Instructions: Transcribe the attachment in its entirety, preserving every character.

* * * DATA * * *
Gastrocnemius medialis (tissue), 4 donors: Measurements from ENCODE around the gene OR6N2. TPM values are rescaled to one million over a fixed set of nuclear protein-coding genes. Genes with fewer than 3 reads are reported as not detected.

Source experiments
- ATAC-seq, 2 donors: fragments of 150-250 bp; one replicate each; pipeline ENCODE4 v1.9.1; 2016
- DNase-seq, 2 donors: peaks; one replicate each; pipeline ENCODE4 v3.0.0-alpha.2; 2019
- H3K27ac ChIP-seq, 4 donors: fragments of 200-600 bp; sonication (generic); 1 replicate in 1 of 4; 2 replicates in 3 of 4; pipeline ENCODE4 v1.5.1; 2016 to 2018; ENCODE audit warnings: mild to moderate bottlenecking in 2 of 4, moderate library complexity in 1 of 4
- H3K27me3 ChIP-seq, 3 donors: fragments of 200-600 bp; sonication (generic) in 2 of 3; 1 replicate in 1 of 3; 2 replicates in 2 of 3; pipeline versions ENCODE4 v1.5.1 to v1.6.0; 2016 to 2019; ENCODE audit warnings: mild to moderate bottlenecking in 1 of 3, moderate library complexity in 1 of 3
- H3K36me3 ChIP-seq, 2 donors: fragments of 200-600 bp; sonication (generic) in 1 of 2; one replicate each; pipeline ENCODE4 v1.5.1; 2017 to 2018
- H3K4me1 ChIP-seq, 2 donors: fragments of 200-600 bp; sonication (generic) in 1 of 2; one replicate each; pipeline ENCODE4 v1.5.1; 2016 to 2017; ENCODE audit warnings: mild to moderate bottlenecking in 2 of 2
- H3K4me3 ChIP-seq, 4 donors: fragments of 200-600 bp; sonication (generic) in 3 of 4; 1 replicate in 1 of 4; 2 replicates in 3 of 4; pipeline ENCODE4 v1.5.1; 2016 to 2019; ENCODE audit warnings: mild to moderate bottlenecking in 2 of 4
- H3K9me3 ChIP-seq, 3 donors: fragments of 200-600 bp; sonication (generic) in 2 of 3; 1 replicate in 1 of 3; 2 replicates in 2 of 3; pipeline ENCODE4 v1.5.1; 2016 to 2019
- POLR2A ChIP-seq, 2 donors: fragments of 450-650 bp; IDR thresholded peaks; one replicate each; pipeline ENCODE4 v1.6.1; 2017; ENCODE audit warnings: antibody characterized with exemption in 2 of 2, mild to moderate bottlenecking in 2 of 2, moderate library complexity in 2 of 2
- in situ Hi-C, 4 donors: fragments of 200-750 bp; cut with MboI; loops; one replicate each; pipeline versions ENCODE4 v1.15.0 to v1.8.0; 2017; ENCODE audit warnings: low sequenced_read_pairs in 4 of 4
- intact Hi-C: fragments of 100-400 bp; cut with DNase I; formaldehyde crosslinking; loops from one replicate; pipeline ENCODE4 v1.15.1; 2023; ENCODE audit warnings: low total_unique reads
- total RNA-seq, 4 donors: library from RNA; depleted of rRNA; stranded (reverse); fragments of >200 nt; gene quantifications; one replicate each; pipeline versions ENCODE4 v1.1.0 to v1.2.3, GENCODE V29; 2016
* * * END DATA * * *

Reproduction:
Gastrocnemius medialis (tissue), 4 donors: Measurements from ENCODE around the gene OR6N2. TPM values are rescaled to one million over a fixed set of nuclear protein-coding genes. Genes with fewer than 3 reads are reported as not detected.

Source experiments
- ATAC-seq, 2 donors: fragments of 150-250 bp; one replicate each; pipeline ENCODE4 v1.9.1; 2016
- DNase-seq, 2 donors: peaks; one replicate each; pipeline ENCODE4 v3.0.0-alpha.2; 2019
- H3K27ac ChIP-seq, 4 donors: fragments of 200-600 bp; sonication (generic); 1 replicate in 1 of 4; 2 replicates in 3 of 4; pipeline ENCODE4 v1.5.1; 2016 to 2018; ENCODE audit warnings: mild to moderate bottlenecking in 2 of 4, moderate library complexity in 1 of 4
- H3K27me3 ChIP-seq, 3 donors: fragments of 200-600 bp; sonication (generic) in 2 of 3; 1 replicate in 1 of 3; 2 replicates in 2 of 3; pipeline versions ENCODE4 v1.5.1 to v1.6.0; 2016 to 2019; ENCODE audit warnings: mild to moderate bottlenecking in 1 of 3, moderate library complexity in 1 of 3
- H3K36me3 ChIP-seq, 2 donors: fragments of 200-600 bp; sonication (generic) in 1 of 2; one replicate each; pipeline ENCODE4 v1.5.1; 2017 to 2018
- H3K4me1 ChIP-seq, 2 donors: fragments of 200-600 bp; sonication (generic) in 1 of 2; one replicate each; pipeline ENCODE4 v1.5.1; 2016 to 2017; ENCODE audit warnings: mild to moderate bottlenecking in 2 of 2
- H3K4me3 ChIP-seq, 4 donors: fragments of 200-600 bp; sonication (generic) in 3 of 4; 1 replicate in 1 of 4; 2 replicates in 3 of 4; pipeline ENCODE4 v1.5.1; 2016 to 2019; ENCODE audit warnings: mild to moderate bottlenecking in 2 of 4
- H3K9me3 ChIP-seq, 3 donors: fragments of 200-600 bp; sonication (generic) in 2 of 3; 1 replicate in 1 of 3; 2 replicates in 2 of 3; pipeline ENCODE4 v1.5.1; 2016 to 2019
- POLR2A ChIP-seq, 2 donors: fragments of 450-650 bp; IDR thresholded peaks; one replicate each; pipeline ENCODE4 v1.6.1; 2017; ENCODE audit warnings: antibody characterized with exemption in 2 of 2, mild to moderate bottlenecking in 2 of 2, moderate library complexity in 2 of 2
- in situ Hi-C, 4 donors: fragments of 200-750 bp; cut with MboI; loops; one replicate each; pipeline versions ENCODE4 v1.15.0 to v1.8.0; 2017; ENCODE audit warnings: low sequenced_read_pairs in 4 of 4
- intact Hi-C: fragments of 100-400 bp; cut with DNase I; formaldehyde crosslinking; loops from one replicate; pipeline ENCODE4 v1.15.1; 2023; ENCODE audit warnings: low total_unique reads
- total RNA-seq, 4 donors: library from RNA; depleted of rRNA; stranded (reverse); fragments of >200 nt; gene quantifications; one replicate each; pipeline versions ENCODE4 v1.1.0 to v1.2.3, GENCODE V29; 2016